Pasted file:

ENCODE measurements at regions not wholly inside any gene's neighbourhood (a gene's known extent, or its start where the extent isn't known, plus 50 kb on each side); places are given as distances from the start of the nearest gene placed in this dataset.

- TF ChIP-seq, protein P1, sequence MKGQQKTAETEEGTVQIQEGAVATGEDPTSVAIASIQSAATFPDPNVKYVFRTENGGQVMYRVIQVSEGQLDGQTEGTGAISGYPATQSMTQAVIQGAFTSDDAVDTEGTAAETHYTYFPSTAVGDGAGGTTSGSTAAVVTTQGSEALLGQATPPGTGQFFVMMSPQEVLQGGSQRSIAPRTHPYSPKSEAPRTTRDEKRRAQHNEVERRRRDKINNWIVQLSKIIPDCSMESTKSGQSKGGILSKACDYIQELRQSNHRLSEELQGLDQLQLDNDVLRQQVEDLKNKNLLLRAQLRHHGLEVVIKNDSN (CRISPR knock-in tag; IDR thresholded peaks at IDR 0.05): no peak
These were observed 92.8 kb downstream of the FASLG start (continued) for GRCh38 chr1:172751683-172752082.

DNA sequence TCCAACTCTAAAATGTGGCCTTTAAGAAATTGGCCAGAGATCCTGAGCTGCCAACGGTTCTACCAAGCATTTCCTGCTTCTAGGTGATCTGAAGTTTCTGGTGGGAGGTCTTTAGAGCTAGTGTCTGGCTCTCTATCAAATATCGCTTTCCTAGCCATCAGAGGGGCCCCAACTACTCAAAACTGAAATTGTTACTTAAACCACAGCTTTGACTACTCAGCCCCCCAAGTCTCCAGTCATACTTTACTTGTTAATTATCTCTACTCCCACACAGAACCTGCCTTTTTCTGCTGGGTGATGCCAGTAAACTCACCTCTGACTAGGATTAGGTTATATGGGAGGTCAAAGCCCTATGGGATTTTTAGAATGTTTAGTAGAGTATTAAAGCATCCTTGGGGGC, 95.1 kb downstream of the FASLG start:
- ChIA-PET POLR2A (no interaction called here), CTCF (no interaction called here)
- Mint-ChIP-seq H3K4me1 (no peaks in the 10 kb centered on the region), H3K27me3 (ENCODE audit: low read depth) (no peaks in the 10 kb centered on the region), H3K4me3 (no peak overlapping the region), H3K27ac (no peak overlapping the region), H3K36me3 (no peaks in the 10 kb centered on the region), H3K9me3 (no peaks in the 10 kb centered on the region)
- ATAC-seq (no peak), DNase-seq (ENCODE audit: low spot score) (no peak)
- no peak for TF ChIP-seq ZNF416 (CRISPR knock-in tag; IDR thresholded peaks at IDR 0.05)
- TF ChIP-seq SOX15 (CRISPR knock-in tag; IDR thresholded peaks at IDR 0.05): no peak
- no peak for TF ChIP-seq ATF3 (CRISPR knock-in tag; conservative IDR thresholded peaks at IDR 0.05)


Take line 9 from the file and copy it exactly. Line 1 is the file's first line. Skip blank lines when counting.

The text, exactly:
- TF ChIP-seq SOX15 (CRISPR knock-in tag; IDR thresholded peaks at IDR 0.05): no peak